“Tim Scott is the real deal,” Thune said. “He will make a great president.” Thune called Scott “an aspirational and inspirational candidate.”

Sen. John Thune, R-S. Dak., speaks during the Senate Republicans press conference in the Capitol in Washington on June 7, 2022. (Bill Clark/CQ-Roll Call, Inc via Getty Images)

Scott leaned heavily in his announcement speech into his background, a powerful story of someone rising out of poverty to reach the highest levels of elected office in the nation. Scott, whose parents divorced when he was just 7 years old, shared a room and a bed with his older brother in their grandparents’ small dirt-road home as his single mother worked around the clock to make ends meet.

“My momma worked 16-hour days as a nurse’s aide — changing bedpans and rolling patients,” Scott said in his announcement speech, per prepared remarks. “It was hard work. It was not glamorous. But those 16-hour days put food on our table. And kept our lights on. They empowered her to move her boys out of a place filled with anger into a home full of love. My mom’s work ethic taught me there is dignity in all work.”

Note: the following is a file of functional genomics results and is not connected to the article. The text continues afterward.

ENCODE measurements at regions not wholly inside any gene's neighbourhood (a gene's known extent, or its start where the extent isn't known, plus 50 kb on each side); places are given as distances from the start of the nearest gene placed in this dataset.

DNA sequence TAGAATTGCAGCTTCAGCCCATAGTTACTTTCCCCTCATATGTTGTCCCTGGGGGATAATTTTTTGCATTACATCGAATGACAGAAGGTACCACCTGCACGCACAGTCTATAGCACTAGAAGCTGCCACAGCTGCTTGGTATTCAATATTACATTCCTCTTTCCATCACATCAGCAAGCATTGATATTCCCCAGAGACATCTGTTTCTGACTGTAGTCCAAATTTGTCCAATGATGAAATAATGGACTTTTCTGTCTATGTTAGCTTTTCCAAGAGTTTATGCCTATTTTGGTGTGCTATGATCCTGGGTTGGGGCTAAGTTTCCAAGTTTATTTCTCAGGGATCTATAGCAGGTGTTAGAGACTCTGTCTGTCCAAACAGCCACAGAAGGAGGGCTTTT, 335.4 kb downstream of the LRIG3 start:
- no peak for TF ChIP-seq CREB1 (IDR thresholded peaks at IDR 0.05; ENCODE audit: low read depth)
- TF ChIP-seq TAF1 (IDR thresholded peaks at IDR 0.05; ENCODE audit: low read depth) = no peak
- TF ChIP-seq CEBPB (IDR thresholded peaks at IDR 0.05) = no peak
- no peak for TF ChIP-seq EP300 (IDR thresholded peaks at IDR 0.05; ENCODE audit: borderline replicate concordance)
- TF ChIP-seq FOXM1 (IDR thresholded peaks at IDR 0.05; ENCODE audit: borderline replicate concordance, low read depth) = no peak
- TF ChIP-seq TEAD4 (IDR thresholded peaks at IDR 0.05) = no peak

Most importantly, perhaps, throughout the announcement speech, Scott connected the dots of his personal story back to policy debates and major issues facing the nation happening now.

“My momma said we could be victims or victors — and she chose victorious,” Scott said. “But under President Biden, our nation is retreating away from work and dignity. Millions and millions of people have dropped out of the workforce entirely. And the share of working-age men choosing to work is the lowest it has ever been.”

President Joe Biden speaks during the annual House Democrats Issues Conference at the Hyatt Regency Hotel March 1, 2023 in Baltimore, Maryland. (Drew Angerer/Getty Images)

Scott’s story has long inspired the American right, as despite his upbringing and his background—he is also the descendant of slaves—he is a conservative who does not believe the nation is a racist country and has spoken out against the radical left’s racial politics narratives.

Scott said here he is “the candidate the far left fears the most.”